Find out how much water your food consumes with this: Water Footprints of Foods and Ingredients List

cottonseed oil likely has a low carbon footprint.

carbon footprints of food and food emissions

Does cottonseed oil have a high or low carbon footprint?

Cottonseed oil likely has a low carbon footprint compared to other foods.

What is the carbon footprint of cottonseed oil?

It takes around 1.8 kg CO2e to produce 1 kilogram or 2.2 pounds of oil crops, a car driving equivalent of 4.25 miles or 6.75 kilometers.

Food not only has a water footprint but also a carbon footprint, known as CO2e, which stands for carbon dioxide equivalent. Since carbon measurements are a bit more difficult to comprehend, it is common to equate CO2e to the distance which a car drives in miles or kilometers.

When calculating carbon emissions, some factors may include…

But that’s not all!

It’s best to keep the following in mind when grocery shopping:

Find out how much carbon your food emits with this: Carbon Footprints of Foods and Ingredients List

cottonseed oil must be organic to be sustainable.

sustainable shopping, for eco friendly brands and products good for the environment

Overall, is cottonseed oil eco friendly? Is cottonseed oil sustainable?

Cottonseed oil production must be organic to be sustainable. If not organic, cotton production involves extremely heavy usage of toxic pesticides.

A 2018 Oxford University study – which is the most comprehensive analysis to date of the damage farming does to the planet – found that ‘avoiding meat and dairy is the single biggest way to reduce your impact on Earth’ as animal farming provides just 18% of calories but takes up 83% of our farmland.

Consuming animal products and byproducts is not environmentally friendly and is one of the worst things for the Earth. Not only is meat production wasteful, it causes enormous amounts of pollution. The industry is one of the biggest causes of climate change.

cottonseed oil is vegan but harmful to wildlife if not organic.

benefits of vegan food to eat on a vegan diet which helps save animals

Is cottonseed oil vegan?

Yes, cottonseed oil is vegan. Cottonseed oil comes from the seeds of cotton plants and not an animal product or byproduct, therefore making it a vegan food. However, unless organic, cotton production is harmful to ecosystems and wildlife due to heavy and toxic pesticide usage.

Animals of factory farming are suffering. They live in horrific conditions that often include confinement, physical abuse and unnatural environments…so much so that they need to receive antibiotics to keep from getting ill or spreading disease. Growth hormones allow all kinds of animals to become fatter faster and live short lives.

Because we cannot see for ourselves how these animals live and what they endure does not mean it isn’t happening. The meat, poultry and dairy industries do everything they can to distance us from knowing how our food comes to be in order to keep us in the dark about what we support each time we buy animal derived products and byproducts.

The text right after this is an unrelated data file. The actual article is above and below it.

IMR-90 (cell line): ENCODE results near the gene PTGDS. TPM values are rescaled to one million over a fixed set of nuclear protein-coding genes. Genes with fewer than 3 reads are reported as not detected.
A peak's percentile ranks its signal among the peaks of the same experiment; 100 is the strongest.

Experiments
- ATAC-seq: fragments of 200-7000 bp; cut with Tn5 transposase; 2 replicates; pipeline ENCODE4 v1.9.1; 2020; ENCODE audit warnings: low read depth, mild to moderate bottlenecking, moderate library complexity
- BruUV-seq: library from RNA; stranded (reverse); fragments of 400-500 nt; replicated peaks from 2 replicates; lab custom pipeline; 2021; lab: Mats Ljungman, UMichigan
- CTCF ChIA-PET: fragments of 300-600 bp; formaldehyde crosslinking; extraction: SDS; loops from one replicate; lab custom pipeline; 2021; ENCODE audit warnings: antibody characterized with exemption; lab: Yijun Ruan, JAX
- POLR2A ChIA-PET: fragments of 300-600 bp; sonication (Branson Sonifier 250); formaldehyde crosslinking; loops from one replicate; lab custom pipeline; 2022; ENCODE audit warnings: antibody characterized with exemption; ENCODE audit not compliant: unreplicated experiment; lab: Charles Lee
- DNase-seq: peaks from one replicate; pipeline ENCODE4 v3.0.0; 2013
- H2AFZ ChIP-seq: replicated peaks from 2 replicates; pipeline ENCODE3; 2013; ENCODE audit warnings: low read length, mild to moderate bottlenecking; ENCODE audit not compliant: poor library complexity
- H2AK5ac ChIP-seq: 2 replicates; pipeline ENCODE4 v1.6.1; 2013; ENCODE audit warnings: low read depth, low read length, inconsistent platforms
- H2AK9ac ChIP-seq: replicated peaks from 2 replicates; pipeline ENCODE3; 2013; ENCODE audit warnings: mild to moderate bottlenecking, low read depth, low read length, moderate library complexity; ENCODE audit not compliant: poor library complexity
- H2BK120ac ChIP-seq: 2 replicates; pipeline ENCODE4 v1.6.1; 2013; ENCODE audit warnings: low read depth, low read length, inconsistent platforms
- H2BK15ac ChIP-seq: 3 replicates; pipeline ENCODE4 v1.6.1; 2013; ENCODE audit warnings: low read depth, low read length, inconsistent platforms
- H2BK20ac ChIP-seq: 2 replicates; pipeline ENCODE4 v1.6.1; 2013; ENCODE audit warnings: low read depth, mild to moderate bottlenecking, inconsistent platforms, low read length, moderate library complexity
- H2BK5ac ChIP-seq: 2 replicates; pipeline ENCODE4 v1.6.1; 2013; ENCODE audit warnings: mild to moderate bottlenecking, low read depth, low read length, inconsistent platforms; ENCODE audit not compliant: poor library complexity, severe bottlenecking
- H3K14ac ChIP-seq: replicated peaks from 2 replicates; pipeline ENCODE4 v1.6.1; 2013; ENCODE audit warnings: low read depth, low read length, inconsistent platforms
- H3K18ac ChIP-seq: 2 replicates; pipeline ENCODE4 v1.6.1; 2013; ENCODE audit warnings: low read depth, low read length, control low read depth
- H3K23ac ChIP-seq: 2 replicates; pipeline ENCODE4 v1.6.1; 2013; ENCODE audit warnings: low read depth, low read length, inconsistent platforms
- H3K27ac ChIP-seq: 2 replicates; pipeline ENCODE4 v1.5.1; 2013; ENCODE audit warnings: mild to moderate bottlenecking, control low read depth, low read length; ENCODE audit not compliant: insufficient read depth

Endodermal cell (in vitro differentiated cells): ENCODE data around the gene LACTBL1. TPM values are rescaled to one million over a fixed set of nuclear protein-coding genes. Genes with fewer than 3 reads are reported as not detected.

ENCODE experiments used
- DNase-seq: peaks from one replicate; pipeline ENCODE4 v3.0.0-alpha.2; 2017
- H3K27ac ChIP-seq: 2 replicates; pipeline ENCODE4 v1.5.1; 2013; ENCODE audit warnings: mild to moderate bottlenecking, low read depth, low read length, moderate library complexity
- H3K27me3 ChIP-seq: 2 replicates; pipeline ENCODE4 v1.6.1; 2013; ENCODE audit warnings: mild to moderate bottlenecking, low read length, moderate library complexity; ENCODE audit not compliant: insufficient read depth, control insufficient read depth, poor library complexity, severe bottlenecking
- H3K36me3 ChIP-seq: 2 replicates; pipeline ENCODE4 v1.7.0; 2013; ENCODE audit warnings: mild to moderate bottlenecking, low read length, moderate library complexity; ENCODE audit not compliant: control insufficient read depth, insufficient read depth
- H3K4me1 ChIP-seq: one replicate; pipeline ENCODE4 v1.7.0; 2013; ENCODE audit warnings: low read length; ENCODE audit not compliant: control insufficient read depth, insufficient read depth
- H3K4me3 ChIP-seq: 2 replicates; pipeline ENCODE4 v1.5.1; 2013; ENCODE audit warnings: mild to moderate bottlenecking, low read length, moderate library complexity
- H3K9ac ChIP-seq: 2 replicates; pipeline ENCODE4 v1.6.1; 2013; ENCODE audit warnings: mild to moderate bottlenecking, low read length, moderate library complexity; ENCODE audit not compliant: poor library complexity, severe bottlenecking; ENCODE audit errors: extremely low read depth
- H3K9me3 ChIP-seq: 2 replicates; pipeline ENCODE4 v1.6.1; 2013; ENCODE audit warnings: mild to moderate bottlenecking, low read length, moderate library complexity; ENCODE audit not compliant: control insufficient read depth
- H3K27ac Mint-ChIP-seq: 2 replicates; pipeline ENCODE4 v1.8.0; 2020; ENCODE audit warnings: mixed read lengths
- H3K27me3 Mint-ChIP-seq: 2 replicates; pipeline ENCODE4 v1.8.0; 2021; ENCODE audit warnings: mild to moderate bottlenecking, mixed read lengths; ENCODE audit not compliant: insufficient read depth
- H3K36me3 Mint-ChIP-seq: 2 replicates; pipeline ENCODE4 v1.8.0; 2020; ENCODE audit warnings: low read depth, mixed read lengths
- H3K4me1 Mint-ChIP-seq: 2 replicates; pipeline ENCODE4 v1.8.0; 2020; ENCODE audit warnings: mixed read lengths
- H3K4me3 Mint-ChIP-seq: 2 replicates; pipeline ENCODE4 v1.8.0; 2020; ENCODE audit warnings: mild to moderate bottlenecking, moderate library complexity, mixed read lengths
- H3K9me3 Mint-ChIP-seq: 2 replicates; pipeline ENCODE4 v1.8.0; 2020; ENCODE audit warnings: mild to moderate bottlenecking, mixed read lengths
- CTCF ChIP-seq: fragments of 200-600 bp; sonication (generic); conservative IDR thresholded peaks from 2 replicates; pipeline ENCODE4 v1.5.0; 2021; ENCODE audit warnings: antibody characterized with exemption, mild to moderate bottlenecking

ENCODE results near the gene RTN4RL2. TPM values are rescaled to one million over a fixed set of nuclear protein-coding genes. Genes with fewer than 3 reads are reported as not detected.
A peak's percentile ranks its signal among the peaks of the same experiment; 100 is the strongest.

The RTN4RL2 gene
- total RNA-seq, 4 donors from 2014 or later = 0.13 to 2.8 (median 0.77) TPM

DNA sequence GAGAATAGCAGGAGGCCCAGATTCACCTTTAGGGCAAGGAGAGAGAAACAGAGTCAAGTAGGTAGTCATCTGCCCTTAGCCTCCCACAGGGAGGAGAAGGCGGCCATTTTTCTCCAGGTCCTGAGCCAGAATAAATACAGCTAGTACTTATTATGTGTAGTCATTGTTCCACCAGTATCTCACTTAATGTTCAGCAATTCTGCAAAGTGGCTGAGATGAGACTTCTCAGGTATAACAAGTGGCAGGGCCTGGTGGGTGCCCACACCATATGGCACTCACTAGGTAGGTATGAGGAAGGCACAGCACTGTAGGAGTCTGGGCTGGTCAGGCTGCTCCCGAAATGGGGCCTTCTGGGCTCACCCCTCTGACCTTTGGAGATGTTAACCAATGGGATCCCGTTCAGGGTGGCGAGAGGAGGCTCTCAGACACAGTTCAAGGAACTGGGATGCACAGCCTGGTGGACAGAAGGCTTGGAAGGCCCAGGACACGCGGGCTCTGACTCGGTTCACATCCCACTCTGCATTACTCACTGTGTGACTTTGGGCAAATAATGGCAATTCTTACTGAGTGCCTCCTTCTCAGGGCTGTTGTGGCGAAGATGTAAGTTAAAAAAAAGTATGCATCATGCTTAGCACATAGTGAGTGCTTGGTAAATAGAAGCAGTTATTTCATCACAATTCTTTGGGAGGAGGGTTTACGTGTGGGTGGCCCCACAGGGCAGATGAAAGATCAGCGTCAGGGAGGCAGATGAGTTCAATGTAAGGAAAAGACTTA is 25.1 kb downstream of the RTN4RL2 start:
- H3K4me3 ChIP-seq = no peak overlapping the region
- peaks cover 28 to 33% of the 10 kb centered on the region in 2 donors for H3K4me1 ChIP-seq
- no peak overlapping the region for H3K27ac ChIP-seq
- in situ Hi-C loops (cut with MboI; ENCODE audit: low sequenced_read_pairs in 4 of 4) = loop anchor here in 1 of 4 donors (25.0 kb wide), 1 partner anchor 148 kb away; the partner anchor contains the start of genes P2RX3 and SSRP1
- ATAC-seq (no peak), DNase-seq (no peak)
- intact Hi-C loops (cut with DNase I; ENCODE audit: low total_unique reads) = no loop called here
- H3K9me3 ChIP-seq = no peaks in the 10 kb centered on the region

Go vegan for animals!

It’s the best way to help animals and it’s not as difficult as you may think. Speak for animals with your actions, for they cannot speak at all.

Going vegan is easier than ever, at a glance with this: Vegan and Non Vegan Foods List

cottonseed oil has labor issues and human rights concerns.

benefits of buying fair trade, labor rights, human rights and workers rights issues

Is cottonseed oil a product that has known labor issues?

Yes, there are reports of worker mistreatment and exploitation regarding cotton farming. Cottonseed oil has labor issues.

For cotton farmers, many workers die every year. They face harmful exposure to toxic chemicals and pesticides, unsanitary housing, lack of safe drinking water. There are sexual harassment and rape reports from women workers in India (the world’s second highest cotton producer).

There is forced adult and child labor in Uzbekistan (one of the largest cotton exporters in the world). Every year, the government orders schools to close and enforces millions of adults and children to devote all efforts for the nation to meet their cotton field quotas. The government threatens, detains and tortures activists who want to help the situation. The government refuses to end forced labor. Similar issues regarding child labor occur in India. Several hundred thousand children must give up their education to work in the cotton industry. In Uzbekistan, among other nations, there can be little or no pay. If adults refuse work, they will lose their employment, pensions and child benefits.

Some known problems include workplace health and safety, child labor, gender inequality, inadequate pay, wage theft and exploitation. Workers can even experience harassment, humiliation and violence and unfair employers often fail to provide laborers with access to shade, drinking water, restrooms and breaks. Consequently, laborers can face nausea, dizziness, heat exhaustion, dehydration and heat stroke -the leading cause of farmworker death! 

Such mistreatment is like modern day slavery. Workers are often afraid to report issues because they fear it will result in losing their jobs or deportation. 

We can improve people’s lives with foods we eat every day simply by buying products that are certified fair trade.

Sources:

Oilseeds: World Markets and Trade – USDA Foreign

Cottonseed oil: A review of extraction techniques

Oil, cottonseed, salad or cooking – FoodData Central

Cottonseed Oil and Food Safety

Adriane Marie

Grocery Guru, Material Maven, Conscious Consumer Connoisseur. I organize ethical info for us to comprehensively see how purchases impact people, animals and the planet. I hope you find HEALabel helpful! Use it for personal and global improvement and empowerment.